According to Gemu Sangyo Shinko Kiko, eleven companies that are full GFF members are also Fukuoka Game Promotion Organization members as of October 2015, and it appears that there are about thirty game software companies, including GFF full members, located in Fukuoka.
Other reasons that the game industry clustered in Fukuoka can be found in the Seikatsu Kankyo Hen (Life Environment Guide) and Bijinesu Kankyo Hen (Business Environment Guide), both of which are compiled by the Fukuoka Game Industry Promotion Organization.
For the Seikatsu Kankyo Hen, a survey of employees working at game industry related companies in Fukuoka is conducted. When asked about the good points of Fukuoka, one-third of respondents said “its delicious food.” Many respondents also selected “easy commute,” “proximity to nature,” and “convenience of transportation.” For 60% of respondents, their commute is less than thirty minutes, and for more than 60% of respondents, they mainly commute by bicycle or on foot. It can be argued that this shows that Fukuoka’s ease of living is appropriate for the creative work.
In the Bijinesu Kankyo Hen, responses include “good access to major cities in Japan and other Asian countries from Fukuoka Airport,” “easy access to the center of Fukuoka (Tenjin) from the airport,” “reasonable office rents,” and “ability to secure diverse, talented human resources.” It truly appears that it can also be said that the distinctive aspects and strengths of Fukuoka led to the formation of the game industry cluster.
I would like to give one more major factor why an industrial cluster formed in Fukuoka, and that is the passion of workers in the game industry. The motto of the Fukuoka Game Industry Promotion Organization is “transforming Fukuoka Kyushu into an internationally-renowned city centered on the game industry” and this is probably truly a sign of that of passion.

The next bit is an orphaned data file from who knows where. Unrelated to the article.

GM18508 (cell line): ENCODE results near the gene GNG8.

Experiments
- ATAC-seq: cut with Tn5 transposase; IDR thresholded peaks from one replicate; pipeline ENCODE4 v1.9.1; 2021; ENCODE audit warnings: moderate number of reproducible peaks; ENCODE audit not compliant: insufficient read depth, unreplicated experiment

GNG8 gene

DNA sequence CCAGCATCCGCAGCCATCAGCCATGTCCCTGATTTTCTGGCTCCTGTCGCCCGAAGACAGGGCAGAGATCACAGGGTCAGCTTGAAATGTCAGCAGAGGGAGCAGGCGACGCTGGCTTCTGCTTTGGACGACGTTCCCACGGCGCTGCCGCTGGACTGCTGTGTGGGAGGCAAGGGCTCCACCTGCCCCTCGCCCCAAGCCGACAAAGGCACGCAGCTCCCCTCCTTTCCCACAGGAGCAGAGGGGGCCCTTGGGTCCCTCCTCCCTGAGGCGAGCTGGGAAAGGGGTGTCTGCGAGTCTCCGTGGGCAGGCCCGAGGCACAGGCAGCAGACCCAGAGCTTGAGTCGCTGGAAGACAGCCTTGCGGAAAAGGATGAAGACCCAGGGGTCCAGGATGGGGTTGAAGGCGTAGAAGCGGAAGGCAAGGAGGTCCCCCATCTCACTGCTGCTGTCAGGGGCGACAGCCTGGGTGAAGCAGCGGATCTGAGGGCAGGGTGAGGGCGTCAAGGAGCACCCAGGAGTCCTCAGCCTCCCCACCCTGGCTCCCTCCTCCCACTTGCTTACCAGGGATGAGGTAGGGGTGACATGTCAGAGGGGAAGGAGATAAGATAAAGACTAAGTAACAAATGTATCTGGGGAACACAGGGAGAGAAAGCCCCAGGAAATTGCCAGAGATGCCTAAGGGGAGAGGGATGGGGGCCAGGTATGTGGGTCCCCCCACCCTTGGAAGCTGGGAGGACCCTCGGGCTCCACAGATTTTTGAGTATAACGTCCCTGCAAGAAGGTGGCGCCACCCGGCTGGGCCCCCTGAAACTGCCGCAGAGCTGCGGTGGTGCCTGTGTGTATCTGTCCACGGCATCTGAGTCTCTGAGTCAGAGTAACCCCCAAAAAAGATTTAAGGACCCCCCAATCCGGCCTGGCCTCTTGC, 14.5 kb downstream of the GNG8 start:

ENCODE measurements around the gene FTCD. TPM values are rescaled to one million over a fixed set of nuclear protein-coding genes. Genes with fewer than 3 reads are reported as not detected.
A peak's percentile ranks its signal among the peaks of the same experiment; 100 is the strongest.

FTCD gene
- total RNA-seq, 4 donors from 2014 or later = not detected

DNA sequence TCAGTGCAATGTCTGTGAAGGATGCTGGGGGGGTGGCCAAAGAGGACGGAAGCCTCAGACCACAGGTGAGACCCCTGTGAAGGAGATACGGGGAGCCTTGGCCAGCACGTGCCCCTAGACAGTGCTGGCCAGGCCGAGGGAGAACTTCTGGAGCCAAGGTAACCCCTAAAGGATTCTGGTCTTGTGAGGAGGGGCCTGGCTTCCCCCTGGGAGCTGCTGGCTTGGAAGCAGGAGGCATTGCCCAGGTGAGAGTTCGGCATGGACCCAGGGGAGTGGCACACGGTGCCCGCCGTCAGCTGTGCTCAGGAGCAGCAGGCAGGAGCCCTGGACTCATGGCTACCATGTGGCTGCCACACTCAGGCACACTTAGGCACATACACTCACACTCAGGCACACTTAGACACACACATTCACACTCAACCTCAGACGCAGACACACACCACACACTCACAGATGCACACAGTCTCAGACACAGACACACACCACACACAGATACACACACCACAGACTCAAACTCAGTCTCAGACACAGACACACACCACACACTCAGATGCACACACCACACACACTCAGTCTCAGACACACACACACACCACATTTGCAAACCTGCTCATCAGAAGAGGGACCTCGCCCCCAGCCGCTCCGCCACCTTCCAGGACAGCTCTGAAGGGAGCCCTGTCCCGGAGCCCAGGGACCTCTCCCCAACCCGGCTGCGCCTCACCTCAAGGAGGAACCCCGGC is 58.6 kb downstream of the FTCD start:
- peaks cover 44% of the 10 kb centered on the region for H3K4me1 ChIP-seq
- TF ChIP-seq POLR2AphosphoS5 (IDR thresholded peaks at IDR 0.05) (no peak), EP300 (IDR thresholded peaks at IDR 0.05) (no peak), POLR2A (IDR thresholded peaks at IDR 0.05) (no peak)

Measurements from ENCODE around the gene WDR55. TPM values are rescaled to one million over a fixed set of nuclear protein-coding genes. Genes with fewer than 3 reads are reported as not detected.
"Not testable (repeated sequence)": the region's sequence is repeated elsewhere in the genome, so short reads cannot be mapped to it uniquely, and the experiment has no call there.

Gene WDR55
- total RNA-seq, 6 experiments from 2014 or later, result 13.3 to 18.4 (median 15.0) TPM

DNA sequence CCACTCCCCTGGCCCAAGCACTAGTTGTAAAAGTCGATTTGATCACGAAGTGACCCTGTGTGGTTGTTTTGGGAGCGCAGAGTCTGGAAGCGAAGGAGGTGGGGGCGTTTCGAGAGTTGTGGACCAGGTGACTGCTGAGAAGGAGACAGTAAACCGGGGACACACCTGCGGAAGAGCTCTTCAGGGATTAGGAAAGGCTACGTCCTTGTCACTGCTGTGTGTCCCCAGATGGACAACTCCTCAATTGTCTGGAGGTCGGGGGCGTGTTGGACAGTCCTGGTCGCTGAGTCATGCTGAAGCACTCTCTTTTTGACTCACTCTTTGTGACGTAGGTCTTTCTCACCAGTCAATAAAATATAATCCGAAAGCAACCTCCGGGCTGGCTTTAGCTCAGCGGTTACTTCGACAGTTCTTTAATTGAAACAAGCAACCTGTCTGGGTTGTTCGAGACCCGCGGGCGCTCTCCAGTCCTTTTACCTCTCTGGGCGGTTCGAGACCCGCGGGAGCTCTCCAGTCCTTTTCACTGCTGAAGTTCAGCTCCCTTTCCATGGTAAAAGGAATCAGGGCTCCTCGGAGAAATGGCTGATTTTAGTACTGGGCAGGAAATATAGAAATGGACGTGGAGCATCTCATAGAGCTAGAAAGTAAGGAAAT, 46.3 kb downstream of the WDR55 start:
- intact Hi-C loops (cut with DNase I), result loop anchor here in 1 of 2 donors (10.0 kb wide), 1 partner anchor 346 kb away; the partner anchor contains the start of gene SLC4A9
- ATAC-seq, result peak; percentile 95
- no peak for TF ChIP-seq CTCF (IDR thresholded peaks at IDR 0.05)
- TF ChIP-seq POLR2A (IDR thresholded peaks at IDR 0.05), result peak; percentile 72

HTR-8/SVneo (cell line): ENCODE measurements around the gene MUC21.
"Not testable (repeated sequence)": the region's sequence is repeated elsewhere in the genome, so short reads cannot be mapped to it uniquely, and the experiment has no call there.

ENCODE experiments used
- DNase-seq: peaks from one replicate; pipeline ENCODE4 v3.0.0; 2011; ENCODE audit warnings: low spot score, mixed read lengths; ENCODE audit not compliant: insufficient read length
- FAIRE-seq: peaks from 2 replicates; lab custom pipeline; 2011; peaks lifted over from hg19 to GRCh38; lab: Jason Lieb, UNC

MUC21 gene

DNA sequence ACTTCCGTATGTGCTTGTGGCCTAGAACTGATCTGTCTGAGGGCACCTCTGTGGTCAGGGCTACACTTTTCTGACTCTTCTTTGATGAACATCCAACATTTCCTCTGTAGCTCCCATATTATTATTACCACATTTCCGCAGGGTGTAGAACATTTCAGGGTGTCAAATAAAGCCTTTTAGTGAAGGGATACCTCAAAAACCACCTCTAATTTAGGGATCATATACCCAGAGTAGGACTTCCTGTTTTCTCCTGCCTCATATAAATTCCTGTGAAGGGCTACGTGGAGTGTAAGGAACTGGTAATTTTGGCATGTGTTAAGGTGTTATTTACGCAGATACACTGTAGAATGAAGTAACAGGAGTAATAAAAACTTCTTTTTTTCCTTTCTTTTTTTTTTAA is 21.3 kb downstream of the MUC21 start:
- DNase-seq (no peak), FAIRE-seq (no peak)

This year, Akihiro Hino, the president of Level 5 and a game creator, was selected for the Fukuoka City Culture Prize, which is awarded to individuals and groups that contribute to the development of culture in Fukuoka City.
Industry-academia-government cooperation, an environment appropriate for creative businesses, and passion. I hope that Fukuoka develops into the Hollywood of games, no, a game city that draws the attention of the world, a culture that Fukuoka City can take pride in.

08. 世界が目指すゲーム産業都市FUKUOKAへ

テキスト:総務課主査 林田太一



fggcs2015_08_data011当研究所発行のFukuoka Growthによると、福岡市内におけるゲーム産業をはじめとするデジタルコンテンツ、ファッション、デザインといったクリエイティブ関連産業事業所数は、2012年時点で2,341事業所あり、福岡市の全事業所に占める割合は3.4%です。全国の主要大都市比較でみても、福岡市におけるクリエイティブ関連産業事業所の占める割合は第4位の高さです(詳しくはFukuoka Growth 集約版(2013-2014)(pdf/5.08MB)P.63)。また、経産省「特定サービス産業実態調査(2008年)」によると、福岡市のゲームソフト関連事業所数も同様に全国第4位となっています。こうした状況から、福岡はゲーム産業の一大集積地であるといえます。


その要因の一つとして、産・学・官の三者が産業振興のため一体となって取り組んでいることにあると思います。きっかけは、2003年、(株)レベルファイブ・(株)サイバーコネクトツー(株)ガンバリオンの3社(3社とも福岡市内に本社がある。)によるゲームイベント「GAME FACTORY FUKUOKA 2003」の開催です。









Image is for illustration purposes only. (Photos are taken in Fukuoka City)